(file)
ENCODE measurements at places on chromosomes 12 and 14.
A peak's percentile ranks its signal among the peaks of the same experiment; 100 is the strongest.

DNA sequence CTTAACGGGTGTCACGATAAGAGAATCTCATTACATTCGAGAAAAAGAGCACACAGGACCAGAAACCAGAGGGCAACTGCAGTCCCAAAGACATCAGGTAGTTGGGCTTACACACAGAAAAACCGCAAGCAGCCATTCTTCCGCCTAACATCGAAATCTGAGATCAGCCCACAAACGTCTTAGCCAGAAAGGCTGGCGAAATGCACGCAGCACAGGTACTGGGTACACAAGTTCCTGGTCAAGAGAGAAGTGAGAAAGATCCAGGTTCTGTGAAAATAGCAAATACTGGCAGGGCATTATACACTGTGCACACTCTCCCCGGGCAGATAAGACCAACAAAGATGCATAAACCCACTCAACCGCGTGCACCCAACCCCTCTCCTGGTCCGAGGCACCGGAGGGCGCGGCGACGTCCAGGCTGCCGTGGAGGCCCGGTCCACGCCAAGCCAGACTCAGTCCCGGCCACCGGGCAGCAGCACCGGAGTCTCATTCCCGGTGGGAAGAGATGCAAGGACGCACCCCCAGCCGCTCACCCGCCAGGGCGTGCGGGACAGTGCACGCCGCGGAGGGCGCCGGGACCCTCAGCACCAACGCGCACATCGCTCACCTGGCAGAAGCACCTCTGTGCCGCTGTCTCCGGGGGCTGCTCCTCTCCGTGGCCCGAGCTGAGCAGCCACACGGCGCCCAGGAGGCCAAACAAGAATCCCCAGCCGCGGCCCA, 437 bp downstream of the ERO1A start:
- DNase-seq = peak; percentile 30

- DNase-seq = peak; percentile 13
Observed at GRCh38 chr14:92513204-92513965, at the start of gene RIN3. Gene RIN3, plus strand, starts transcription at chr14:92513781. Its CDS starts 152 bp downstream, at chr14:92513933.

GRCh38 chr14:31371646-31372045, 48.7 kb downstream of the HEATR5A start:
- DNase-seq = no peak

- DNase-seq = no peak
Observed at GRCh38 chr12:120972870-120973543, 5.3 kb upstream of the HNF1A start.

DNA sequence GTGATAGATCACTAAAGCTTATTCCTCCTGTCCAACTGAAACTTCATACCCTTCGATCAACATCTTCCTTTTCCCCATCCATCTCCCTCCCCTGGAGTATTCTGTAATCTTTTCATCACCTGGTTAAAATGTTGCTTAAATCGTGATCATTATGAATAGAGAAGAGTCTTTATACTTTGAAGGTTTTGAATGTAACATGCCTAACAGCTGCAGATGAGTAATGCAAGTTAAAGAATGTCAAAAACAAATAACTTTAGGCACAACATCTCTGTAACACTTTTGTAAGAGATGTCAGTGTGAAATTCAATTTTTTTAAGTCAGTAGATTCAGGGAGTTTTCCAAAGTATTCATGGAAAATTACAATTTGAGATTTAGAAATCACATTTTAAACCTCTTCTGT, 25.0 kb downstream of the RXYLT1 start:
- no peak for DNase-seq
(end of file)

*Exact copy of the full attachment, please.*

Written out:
ENCODE measurements at places on chromosomes 12 and 14.
A peak's percentile ranks its signal among the peaks of the same experiment; 100 is the strongest.

DNA sequence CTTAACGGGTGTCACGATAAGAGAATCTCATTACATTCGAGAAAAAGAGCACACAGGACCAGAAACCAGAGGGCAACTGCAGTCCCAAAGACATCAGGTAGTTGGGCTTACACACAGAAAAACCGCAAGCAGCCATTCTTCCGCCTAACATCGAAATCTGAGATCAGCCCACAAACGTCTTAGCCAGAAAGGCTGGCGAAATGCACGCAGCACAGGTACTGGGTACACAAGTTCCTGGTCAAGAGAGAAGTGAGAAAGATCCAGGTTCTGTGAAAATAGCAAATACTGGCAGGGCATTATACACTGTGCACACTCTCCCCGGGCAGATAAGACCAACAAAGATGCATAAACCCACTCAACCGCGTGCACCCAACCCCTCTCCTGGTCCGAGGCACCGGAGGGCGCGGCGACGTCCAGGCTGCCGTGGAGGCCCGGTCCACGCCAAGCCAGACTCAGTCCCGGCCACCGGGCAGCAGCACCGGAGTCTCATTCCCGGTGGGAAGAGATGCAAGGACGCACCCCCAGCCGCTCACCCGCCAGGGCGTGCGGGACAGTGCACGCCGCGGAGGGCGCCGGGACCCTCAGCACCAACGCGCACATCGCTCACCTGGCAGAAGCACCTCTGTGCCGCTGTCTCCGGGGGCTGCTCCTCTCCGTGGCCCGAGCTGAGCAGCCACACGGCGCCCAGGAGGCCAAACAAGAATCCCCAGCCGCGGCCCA, 437 bp downstream of the ERO1A start:
- DNase-seq = peak; percentile 30

- DNase-seq = peak; percentile 13
Observed at GRCh38 chr14:92513204-92513965, at the start of gene RIN3. Gene RIN3, plus strand, starts transcription at chr14:92513781. Its CDS starts 152 bp downstream, at chr14:92513933.

GRCh38 chr14:31371646-31372045, 48.7 kb downstream of the HEATR5A start:
- DNase-seq = no peak

- DNase-seq = no peak
Observed at GRCh38 chr12:120972870-120973543, 5.3 kb upstream of the HNF1A start.

DNA sequence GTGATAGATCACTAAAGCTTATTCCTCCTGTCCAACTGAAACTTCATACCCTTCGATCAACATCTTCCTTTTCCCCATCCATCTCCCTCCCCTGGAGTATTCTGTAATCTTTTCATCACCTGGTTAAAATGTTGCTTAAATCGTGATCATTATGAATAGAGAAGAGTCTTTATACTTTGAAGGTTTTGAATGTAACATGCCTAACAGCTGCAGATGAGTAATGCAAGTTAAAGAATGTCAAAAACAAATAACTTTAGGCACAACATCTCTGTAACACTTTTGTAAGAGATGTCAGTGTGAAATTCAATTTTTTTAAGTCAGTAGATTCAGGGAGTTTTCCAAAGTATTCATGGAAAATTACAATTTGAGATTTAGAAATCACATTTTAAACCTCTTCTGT, 25.0 kb downstream of the RXYLT1 start:
- no peak for DNase-seq